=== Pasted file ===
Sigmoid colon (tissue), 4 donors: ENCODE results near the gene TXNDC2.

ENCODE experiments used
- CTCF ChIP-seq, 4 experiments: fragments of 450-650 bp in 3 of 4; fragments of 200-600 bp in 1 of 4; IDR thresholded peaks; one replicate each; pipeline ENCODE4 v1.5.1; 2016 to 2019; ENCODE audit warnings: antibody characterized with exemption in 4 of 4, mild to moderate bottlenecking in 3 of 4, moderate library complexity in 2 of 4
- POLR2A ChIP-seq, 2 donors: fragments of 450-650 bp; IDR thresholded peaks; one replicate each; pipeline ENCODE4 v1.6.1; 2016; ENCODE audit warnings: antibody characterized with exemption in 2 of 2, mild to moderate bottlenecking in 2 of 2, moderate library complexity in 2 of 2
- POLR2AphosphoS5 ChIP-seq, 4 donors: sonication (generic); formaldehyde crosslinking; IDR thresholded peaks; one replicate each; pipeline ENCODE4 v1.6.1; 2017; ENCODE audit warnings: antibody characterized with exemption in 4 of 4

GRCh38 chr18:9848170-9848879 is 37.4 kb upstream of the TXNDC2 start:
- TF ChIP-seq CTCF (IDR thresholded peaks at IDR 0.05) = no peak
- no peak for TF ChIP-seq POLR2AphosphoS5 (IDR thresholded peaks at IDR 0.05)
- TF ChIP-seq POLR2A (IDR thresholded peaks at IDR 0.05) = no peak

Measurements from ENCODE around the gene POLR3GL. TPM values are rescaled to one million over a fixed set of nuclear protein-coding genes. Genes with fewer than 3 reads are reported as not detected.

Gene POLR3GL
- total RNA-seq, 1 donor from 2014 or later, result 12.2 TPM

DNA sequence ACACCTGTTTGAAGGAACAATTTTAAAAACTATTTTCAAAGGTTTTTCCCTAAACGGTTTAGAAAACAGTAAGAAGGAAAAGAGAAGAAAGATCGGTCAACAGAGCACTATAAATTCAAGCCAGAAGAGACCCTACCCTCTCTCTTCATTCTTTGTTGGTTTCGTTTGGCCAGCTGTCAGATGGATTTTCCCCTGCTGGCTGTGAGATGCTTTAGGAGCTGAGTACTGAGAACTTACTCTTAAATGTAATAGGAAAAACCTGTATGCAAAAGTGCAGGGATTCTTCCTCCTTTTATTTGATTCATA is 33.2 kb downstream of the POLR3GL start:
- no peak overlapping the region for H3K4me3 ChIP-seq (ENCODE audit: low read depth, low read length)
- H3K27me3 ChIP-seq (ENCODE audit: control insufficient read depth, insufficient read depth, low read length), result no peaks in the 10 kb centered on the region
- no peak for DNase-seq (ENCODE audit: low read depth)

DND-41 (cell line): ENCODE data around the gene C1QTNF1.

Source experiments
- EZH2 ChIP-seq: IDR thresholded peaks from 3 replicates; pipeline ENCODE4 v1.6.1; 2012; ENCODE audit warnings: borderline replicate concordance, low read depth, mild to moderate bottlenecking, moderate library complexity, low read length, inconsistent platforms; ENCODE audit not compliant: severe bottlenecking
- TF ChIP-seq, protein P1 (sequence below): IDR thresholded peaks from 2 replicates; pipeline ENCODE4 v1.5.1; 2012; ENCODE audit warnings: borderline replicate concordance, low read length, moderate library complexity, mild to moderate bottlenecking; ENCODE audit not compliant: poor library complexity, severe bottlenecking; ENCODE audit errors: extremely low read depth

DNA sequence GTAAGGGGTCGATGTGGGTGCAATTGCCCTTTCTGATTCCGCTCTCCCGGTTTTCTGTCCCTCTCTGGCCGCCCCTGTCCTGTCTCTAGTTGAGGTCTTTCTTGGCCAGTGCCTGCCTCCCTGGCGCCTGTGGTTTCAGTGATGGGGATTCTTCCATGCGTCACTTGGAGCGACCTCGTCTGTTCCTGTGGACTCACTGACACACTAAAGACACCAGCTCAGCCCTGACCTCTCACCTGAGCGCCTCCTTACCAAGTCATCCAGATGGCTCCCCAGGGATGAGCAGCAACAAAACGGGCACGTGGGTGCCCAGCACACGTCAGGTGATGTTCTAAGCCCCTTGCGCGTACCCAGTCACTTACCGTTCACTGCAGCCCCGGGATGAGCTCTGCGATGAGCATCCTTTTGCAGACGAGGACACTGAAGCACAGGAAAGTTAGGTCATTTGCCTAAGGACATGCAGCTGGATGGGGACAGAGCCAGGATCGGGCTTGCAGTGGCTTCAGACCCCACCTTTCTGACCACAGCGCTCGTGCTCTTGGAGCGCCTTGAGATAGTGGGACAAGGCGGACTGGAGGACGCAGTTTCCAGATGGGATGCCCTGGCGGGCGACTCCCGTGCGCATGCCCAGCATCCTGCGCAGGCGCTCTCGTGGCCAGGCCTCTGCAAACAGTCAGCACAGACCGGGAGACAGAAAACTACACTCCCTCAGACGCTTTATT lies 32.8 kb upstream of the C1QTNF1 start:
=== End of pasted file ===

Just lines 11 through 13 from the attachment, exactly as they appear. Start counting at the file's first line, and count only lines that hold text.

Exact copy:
Gene POLR3GL
- total RNA-seq, 1 donor from 2014 or later, result 12.2 TPM

DNA sequence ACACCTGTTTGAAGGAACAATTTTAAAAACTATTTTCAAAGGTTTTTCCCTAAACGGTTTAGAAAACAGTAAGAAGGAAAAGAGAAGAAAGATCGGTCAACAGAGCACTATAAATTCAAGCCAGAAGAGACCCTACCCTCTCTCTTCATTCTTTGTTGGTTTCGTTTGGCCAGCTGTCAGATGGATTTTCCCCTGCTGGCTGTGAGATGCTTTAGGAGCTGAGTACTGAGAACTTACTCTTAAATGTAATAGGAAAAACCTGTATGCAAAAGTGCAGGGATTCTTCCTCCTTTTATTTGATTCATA is 33.2 kb downstream of the POLR3GL start: